But Ally Isom, spokeswoman for the governor, said no commitments have been made and cautioned Herbert's idea of a summit and Morales-Llan's idea of what it was could be very different.
"The governor held a round table a year ago in June and we had a dialogue about having a follow up," Isom said. "The governor supports the approach of bringing all voices to the conversation. This issue warrants a serious amount of time and coordination."
Brandon Beckham, who has been a leader in the move to repeal HB116, said he met with Herbert for more than an hour Thursday and said it was "the most substantive dialogue yet" on the issue.
"I think he is ready to move forward and to be a leader on this issue," Beckham said.
Beckham, whose meeting was separate from Morales-LLan, also thought the repeal or replacement of HB116 "would be dealt with in a special session" of the Legislature.
However, under the criteria for a special session legislative consensus and a need to deal with a matter in a timely manner warranting the expense Isom said it could be inferred that tackling HB116 didn't meet that criteria.
Senate President Michael Waddoups also indicated there was nothing on the radar for addressing it in a special session noting the lack of consensus on the issue within his own chamber.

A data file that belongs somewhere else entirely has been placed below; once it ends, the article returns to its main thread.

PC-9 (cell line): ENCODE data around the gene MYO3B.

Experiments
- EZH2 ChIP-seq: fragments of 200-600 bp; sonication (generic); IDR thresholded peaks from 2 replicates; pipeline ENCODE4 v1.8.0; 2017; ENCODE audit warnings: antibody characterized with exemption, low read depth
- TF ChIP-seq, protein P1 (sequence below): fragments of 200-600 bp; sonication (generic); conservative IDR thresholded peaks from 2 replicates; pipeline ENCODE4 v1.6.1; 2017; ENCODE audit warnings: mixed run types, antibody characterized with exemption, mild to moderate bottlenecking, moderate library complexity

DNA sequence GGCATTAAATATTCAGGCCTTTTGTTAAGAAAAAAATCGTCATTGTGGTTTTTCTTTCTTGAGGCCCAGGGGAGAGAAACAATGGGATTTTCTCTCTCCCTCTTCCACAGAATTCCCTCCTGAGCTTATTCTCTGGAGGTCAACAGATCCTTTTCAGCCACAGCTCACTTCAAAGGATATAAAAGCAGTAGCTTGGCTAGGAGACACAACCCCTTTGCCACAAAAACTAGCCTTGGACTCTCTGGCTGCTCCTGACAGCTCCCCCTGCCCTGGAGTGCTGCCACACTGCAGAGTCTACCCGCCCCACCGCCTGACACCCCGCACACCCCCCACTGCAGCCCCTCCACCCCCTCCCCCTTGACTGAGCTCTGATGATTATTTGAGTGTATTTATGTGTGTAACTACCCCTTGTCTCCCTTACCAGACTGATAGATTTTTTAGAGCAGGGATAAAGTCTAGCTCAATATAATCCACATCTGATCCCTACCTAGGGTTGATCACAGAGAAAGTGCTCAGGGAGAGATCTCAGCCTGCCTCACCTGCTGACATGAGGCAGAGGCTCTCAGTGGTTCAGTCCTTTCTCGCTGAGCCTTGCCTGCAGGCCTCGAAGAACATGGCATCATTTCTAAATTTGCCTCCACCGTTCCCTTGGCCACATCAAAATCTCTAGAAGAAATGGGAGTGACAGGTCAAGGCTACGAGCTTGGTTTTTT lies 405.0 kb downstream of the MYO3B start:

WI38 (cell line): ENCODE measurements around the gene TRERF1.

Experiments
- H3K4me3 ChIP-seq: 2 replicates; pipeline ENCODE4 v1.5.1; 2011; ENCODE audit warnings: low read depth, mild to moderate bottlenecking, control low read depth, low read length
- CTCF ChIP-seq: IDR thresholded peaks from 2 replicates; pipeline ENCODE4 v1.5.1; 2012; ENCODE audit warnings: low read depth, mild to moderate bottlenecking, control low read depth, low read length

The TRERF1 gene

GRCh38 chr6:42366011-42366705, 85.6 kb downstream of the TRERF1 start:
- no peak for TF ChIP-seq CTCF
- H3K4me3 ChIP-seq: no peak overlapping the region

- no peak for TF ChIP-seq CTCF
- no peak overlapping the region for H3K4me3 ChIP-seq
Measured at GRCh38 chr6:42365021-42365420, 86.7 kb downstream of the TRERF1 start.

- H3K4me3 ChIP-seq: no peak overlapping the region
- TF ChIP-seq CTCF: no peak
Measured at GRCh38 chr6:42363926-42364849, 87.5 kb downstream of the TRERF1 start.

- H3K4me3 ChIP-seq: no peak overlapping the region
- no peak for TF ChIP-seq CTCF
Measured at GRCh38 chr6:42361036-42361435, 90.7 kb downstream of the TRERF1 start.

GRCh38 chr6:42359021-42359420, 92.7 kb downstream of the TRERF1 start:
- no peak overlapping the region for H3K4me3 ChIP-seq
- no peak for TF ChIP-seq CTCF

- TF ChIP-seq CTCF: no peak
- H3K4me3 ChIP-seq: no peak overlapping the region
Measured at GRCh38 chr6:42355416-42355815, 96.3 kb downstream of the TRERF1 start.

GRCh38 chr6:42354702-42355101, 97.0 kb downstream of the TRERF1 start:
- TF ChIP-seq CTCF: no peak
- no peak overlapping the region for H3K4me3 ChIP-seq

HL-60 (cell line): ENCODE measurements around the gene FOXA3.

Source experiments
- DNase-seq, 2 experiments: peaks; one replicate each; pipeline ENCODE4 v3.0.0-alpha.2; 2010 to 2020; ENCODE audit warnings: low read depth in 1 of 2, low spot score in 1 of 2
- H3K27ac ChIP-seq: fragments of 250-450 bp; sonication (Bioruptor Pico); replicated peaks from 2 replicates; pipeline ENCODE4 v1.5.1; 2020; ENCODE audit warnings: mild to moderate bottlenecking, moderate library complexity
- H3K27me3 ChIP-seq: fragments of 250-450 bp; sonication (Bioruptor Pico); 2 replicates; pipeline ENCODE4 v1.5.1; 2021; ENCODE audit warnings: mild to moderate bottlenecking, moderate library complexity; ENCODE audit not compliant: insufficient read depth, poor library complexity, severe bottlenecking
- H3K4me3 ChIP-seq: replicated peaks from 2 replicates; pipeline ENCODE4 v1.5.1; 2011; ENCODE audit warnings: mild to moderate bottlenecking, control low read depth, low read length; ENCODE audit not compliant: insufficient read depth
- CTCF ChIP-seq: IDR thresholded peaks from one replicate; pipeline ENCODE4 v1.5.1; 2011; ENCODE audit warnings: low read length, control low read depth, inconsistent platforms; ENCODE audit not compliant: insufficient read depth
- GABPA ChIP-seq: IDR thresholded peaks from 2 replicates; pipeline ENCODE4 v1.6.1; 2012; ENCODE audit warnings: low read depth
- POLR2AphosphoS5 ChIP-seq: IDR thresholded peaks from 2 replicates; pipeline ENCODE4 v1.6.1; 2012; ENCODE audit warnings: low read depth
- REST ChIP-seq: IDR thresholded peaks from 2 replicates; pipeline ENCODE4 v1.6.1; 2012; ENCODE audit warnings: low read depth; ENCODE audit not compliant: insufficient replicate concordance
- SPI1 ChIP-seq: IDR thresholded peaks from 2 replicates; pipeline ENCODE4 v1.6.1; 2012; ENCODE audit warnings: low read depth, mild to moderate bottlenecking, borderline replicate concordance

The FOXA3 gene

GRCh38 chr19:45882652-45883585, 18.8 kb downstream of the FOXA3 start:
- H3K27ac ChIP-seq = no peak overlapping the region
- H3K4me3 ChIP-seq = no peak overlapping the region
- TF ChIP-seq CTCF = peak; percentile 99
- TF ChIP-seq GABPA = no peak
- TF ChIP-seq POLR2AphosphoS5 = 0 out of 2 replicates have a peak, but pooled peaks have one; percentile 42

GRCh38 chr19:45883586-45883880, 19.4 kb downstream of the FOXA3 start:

"We haven't even had a discussion yet, let alone get consensus," Waddoups said.
And Joe Pyrah, spokesman for House Speaker Becky Lockhart, said there were no plans in the House to deal with it in a special session either.
HB116 was signed into law by Herbert in March and doesn't take effect until July 2013 while officials attempt to secure waivers from the federal government to operate a guest-worker program. Under its provisions, undocumented workers in the state could obtain permits by passing background checks and paying fines of either $1,000 for an overstayed visa or $2,500 for entering unlawfully.
Critics charge the law has no chance to operate legally because the federal government doesn't have waivers to grant Utah to allow it to take effect and it would open the state up to a lawsuit.
The law has also been divisive in the Republican Party within Utah, pitting many tea party supporters against establishment GOP groups like the Salt Lake Area Chamber of Commerce and the Sutherland Institute as well as party leaders such as Herbert, Lockhart and Waddoups.
A resolution seeking to repeal the measure passed at the Republican State Convention by 94 votes out of 1,572 votes cast. The resolution, however, was nonbinding.